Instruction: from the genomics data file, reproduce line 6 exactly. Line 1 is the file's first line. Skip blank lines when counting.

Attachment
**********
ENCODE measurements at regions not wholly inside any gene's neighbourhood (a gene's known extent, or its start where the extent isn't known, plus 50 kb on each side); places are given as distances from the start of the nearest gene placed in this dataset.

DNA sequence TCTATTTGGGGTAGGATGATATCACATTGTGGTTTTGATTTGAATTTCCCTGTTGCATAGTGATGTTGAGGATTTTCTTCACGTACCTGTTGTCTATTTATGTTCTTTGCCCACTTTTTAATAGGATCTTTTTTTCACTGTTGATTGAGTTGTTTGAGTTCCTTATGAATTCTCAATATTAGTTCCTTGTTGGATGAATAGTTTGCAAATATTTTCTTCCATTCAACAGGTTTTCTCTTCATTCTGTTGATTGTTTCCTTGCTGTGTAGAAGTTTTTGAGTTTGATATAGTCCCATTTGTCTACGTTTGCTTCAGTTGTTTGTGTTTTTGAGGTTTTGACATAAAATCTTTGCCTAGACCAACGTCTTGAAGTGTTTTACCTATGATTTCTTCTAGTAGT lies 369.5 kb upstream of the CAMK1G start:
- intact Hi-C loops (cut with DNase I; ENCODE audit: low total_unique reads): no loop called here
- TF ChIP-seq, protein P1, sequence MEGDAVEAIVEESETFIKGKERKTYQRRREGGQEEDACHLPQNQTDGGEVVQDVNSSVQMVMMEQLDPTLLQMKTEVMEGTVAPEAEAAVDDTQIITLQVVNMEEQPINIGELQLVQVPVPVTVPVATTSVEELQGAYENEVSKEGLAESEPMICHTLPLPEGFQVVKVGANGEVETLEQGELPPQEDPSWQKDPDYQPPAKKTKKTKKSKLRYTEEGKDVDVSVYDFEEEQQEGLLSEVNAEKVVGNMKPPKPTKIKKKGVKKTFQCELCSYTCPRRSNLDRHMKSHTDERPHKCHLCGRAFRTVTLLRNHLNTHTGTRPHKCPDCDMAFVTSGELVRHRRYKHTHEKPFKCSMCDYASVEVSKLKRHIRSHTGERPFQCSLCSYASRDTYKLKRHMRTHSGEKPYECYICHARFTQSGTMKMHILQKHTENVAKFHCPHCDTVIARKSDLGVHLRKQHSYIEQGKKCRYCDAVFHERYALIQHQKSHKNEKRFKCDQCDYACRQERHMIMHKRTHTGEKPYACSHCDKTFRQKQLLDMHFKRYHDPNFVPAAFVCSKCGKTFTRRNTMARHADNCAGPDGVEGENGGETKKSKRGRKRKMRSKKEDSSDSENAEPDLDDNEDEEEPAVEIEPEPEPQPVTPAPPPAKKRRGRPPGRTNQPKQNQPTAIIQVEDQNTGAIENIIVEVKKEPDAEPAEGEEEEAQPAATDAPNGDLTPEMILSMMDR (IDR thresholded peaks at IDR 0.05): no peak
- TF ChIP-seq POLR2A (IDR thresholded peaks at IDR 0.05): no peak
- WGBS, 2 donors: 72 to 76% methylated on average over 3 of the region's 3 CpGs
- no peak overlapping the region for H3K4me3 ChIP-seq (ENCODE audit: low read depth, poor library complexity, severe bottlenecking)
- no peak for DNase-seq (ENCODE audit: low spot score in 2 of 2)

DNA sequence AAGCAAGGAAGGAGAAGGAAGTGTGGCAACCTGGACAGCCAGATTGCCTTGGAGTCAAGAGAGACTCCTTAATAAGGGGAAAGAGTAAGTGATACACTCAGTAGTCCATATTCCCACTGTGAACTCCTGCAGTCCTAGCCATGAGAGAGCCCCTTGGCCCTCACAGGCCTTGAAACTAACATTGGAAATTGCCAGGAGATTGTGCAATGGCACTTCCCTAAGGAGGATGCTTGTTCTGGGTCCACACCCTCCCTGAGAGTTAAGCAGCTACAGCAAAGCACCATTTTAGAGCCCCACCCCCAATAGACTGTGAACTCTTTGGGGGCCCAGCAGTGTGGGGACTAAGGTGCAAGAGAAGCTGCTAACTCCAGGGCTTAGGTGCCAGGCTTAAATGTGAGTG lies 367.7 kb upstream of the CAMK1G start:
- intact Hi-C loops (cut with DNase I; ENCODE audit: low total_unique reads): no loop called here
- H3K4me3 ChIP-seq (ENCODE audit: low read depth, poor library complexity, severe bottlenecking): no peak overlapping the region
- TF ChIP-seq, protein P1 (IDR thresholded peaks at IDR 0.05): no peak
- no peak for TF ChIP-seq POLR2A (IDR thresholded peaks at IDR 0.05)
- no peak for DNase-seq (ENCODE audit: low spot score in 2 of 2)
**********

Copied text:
- WGBS, 2 donors: 72 to 76% methylated on average over 3 of the region's 3 CpGs